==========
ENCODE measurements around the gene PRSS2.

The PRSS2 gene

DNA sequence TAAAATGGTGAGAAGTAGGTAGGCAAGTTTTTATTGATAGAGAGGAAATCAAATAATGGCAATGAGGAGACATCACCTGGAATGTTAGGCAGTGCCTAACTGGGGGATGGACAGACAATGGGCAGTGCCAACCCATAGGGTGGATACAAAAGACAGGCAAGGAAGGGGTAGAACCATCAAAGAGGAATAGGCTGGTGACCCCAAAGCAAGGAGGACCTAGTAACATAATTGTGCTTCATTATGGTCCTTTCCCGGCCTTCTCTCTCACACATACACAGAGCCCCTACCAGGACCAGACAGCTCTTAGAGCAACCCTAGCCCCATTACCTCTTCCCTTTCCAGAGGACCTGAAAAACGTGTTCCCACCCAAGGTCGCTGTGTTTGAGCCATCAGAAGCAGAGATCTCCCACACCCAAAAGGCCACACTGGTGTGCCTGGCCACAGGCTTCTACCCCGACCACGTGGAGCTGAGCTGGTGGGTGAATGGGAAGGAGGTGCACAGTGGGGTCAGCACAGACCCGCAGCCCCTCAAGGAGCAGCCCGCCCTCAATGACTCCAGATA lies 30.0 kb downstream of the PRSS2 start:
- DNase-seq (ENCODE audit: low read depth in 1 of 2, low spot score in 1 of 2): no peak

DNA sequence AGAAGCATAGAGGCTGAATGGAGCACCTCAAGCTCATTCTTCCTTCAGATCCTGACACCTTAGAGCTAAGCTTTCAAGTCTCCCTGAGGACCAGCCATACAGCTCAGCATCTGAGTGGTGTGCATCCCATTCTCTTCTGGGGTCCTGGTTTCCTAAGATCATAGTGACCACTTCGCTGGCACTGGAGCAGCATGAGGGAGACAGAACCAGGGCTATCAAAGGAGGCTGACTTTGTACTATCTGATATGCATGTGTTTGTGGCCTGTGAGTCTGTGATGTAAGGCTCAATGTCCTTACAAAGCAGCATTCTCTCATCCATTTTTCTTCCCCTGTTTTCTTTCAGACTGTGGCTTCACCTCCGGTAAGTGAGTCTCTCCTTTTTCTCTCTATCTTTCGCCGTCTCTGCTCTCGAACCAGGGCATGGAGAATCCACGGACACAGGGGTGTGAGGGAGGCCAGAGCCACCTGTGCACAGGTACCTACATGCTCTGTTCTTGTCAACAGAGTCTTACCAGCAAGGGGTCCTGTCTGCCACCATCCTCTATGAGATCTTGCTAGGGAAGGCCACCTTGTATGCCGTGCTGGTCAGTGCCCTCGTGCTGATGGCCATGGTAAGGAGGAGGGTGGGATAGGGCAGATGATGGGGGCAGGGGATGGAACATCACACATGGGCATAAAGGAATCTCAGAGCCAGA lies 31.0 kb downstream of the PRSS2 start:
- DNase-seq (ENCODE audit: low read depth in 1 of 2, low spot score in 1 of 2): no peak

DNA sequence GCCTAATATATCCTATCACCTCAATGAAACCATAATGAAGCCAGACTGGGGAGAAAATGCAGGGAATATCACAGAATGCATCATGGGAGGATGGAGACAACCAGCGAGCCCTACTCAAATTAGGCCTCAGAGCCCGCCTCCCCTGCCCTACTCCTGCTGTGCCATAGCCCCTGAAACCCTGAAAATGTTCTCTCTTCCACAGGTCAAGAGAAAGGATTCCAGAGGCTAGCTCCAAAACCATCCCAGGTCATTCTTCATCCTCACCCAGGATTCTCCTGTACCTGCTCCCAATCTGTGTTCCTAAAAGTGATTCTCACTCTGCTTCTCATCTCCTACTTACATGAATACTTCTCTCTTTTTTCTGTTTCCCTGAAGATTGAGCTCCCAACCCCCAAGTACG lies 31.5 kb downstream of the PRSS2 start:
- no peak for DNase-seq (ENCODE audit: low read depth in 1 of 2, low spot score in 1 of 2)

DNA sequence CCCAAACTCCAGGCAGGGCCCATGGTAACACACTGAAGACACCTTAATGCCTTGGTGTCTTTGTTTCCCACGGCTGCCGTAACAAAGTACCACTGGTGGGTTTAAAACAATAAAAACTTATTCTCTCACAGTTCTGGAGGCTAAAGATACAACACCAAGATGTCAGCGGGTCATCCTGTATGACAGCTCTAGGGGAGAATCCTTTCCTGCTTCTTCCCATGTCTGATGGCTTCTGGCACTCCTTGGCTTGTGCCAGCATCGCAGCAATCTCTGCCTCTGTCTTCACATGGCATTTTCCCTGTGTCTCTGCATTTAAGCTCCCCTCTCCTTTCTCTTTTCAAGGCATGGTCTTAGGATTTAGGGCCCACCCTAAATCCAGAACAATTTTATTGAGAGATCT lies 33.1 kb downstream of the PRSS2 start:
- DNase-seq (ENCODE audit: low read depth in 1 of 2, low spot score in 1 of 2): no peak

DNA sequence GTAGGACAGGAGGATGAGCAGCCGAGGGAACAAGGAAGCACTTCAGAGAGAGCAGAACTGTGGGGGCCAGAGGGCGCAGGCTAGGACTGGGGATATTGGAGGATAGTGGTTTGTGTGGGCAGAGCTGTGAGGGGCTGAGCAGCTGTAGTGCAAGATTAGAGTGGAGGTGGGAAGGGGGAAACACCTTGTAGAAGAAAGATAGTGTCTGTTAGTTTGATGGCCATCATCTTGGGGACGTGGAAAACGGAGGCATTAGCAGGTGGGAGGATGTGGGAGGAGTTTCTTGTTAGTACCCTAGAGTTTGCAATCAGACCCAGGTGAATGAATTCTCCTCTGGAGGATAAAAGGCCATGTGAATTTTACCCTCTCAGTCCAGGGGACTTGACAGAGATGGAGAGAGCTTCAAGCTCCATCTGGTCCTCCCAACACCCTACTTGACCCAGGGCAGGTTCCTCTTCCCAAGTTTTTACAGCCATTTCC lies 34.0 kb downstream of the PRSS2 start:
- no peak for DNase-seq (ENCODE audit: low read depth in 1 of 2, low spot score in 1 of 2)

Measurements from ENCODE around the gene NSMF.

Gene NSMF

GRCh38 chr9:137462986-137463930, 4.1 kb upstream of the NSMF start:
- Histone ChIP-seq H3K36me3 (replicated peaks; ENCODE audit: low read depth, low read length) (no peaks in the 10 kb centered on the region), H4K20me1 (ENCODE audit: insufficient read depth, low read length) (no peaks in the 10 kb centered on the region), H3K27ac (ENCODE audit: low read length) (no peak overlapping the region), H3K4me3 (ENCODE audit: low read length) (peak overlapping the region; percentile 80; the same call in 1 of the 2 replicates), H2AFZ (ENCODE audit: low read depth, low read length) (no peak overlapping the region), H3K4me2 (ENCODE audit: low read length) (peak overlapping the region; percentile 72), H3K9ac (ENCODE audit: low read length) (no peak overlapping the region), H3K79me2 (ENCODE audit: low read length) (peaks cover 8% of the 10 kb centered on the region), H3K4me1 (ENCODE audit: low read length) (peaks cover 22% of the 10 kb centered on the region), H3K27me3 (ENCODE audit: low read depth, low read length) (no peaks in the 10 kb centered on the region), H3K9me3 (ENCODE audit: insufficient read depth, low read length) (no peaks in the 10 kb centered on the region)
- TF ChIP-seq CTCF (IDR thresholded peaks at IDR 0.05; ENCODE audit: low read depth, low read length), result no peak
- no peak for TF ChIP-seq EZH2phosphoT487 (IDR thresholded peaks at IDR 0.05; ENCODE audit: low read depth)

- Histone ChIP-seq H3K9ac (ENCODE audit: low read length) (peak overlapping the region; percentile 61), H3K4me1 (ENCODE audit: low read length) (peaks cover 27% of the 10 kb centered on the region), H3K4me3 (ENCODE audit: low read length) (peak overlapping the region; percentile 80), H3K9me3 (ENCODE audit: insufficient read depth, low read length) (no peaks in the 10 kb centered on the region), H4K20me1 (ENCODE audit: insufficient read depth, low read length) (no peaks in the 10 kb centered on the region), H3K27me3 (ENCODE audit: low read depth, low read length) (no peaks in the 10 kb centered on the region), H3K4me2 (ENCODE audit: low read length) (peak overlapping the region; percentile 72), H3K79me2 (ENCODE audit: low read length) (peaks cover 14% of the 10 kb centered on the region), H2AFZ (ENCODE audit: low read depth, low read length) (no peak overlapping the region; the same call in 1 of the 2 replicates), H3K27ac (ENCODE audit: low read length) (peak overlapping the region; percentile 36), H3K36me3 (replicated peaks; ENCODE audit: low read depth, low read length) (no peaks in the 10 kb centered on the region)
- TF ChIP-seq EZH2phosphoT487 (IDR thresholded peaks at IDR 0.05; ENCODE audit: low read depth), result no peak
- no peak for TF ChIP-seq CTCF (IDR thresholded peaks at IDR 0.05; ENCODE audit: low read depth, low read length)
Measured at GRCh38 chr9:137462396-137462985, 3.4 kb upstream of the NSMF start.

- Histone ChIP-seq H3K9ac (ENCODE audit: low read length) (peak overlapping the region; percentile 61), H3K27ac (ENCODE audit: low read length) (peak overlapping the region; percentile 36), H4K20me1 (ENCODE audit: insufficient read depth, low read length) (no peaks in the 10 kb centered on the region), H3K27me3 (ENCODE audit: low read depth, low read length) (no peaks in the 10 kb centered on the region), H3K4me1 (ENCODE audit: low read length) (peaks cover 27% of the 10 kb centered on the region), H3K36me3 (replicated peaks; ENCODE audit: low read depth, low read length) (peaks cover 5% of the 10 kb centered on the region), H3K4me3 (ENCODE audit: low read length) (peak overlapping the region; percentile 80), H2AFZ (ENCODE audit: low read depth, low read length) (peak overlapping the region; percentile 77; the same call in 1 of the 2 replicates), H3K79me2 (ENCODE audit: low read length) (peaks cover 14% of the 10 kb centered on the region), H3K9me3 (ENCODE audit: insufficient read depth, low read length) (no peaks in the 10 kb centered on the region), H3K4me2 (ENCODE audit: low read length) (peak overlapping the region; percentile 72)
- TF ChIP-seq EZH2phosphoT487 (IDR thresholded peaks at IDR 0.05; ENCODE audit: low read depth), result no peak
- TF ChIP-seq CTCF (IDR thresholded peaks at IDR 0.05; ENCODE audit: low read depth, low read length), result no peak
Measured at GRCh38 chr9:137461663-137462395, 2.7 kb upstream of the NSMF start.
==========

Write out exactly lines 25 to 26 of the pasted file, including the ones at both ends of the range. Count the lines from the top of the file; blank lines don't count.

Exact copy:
- TF ChIP-seq CTCF (IDR thresholded peaks at IDR 0.05; ENCODE audit: low read depth, low read length), result no peak
Measured at GRCh38 chr9:137461663-137462395, 2.7 kb upstream of the NSMF start.